What is creativity? It depends on your perspective. We examined originality and creative thinking from a legal, psychological, biological, and inspirational point of view.
Recently, American Airlines made headlines when its brandmark was rejected for a copyright on the grounds of lacking creativity. “A mere simplistic arrangement of non-protectable elements does not demonstrate the level of creativity necessary to warrant protection,” wrote Catherine Zaller Rowland, senior adviser to the register of copyrights.
So what does it take to legally demonstrate creativity? U.S. copyright law requires the work to pass the “threshold of originality.”
The work must reflect an author’s or originator’s personality, but it doesn’t have to be something that never existed before. Words, short phrases, titles, slogans, familiar symbols and designs, and variations on typography, lettering, or coloring are considered inherently unoriginal and can’t be copyrighted. They can, however, be combined in creative ways and receive legal protection.
Psychologically, creativity is all about associative thinking. According to Psychology Today, “Associative thinking occurs when all avenues are open in your brain and your mind, and you allow your mind to ‘free associate,’ or automatically link up ideas, thoughts, observations, sensory input, memory of existing knowledge, and your subconscious.” The folks at Yale agree that creative thinking is about association or the ability to connect currently unrelated ideas.
You can improve your creativity and associative skills by giving yourself permission to daydream and letting your mind wander. Instead of rejecting thoughts that aren’t directly related to the task at hand, allowing seemingly intrusive thoughts to enter can result in your mind making new, more creative connections.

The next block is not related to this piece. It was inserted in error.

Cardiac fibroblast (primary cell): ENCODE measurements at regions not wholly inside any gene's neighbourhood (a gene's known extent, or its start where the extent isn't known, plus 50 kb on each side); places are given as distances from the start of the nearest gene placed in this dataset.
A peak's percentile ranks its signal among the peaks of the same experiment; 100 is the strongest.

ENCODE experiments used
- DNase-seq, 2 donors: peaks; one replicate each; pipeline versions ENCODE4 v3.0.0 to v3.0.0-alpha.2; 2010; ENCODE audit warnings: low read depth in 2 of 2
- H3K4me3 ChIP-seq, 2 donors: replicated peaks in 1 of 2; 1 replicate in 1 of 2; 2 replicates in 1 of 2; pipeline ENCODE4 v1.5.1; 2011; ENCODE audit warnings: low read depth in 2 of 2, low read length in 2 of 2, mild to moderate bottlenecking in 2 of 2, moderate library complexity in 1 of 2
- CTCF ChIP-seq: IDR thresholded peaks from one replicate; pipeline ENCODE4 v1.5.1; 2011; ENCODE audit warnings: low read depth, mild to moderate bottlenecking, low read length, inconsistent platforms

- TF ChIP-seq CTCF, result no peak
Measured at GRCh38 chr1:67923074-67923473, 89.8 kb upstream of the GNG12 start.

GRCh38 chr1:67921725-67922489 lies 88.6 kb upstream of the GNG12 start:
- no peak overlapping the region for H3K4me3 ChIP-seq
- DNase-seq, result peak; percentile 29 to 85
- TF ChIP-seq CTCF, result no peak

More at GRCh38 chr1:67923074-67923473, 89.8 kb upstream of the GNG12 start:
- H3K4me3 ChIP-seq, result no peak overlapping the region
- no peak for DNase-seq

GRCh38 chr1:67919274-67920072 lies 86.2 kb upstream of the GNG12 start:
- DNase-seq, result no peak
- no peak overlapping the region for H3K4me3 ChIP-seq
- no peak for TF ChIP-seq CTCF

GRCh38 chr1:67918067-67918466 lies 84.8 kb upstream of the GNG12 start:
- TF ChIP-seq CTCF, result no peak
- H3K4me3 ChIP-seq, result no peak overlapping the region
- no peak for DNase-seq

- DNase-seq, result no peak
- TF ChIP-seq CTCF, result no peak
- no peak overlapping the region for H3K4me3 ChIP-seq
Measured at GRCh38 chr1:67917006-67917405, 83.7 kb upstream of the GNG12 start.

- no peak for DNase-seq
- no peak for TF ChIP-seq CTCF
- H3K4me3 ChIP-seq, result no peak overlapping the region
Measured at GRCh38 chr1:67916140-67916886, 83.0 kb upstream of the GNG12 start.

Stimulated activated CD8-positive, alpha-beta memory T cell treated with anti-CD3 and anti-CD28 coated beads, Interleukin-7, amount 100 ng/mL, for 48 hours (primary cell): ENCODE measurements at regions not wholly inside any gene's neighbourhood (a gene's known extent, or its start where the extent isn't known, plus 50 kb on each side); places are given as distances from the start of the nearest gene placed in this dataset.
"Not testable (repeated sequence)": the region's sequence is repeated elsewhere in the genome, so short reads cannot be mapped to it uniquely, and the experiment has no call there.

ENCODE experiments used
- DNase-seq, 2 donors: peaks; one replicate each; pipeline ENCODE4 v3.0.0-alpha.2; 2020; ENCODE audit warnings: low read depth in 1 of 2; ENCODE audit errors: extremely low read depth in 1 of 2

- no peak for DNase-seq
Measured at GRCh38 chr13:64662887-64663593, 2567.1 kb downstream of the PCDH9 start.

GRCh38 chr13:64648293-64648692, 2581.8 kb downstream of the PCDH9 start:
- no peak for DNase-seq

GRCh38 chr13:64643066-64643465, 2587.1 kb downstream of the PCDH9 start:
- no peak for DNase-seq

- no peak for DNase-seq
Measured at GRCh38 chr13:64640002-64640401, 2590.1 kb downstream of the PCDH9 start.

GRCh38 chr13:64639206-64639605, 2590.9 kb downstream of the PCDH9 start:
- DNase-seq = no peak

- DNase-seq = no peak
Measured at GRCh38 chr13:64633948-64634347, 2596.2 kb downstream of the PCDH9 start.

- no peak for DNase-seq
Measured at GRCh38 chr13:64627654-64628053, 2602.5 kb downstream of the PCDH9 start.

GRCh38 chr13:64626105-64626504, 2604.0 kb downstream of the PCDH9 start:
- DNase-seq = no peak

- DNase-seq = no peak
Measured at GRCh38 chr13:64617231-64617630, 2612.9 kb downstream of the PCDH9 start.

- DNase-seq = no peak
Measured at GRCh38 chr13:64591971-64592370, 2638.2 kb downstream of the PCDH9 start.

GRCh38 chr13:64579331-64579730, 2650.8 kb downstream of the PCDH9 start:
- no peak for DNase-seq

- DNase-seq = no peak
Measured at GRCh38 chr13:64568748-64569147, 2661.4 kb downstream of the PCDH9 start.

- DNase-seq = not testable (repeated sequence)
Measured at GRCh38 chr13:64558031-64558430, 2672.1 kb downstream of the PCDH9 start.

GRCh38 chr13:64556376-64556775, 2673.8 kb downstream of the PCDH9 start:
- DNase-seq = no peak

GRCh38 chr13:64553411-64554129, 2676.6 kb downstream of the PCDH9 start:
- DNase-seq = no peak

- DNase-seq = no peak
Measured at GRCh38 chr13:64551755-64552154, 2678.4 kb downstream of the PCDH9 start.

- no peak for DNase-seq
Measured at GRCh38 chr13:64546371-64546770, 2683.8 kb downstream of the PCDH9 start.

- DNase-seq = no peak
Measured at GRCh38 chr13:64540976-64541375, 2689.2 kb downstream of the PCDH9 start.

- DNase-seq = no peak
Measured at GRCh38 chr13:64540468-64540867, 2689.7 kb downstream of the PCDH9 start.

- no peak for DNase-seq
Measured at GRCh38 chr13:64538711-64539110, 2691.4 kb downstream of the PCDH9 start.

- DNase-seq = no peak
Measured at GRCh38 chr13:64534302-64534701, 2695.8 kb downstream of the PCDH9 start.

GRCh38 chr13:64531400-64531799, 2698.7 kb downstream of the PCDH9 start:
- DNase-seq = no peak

Many of us were told that the right hemisphere of the brain generates creativity and, thus, you must be right-brained to be a creative person. Scientific American reports that our concept of right- and left-brained people isn’t accurate. The creative process, from idea to execution, involves many areas of the brain. Areas of both hemispheres work as a team to create.
Of course, what you’re creating affects which parts of your brain get involved. Most commonly though, three main networks are involved in creative thinking: the executive attention network, the imagination network, and the salience network.
For a less technical perspective, let’s look at how several creative minds define creativity.
“Starting with nothing and ending up with something. Interpreting something you saw or experienced and processing it so it comes out different than how it went in.” – Henry Rollins
“Giving the world something it didn’t know it was missing.” – Daniel Pink
“Living in possibility and abundance rather than limitation and scarcity.” – CJ Lyons
“Creativity (n): a word people use when they want to sound smart talking about a really abstract subject. Me? I prefer to avoid abstractions.” – Jon Morrow
“Just making something. It might be something crummy or awkward or not ready for prime time. If you make something, you are creative.” – Sonia Simone
“Seeing patterns that others don’t and effectively communicating them.” – David Meerman Scott
“Copying smarter.” – Lisa Barone
How do you define creativity? Share with us in the comments.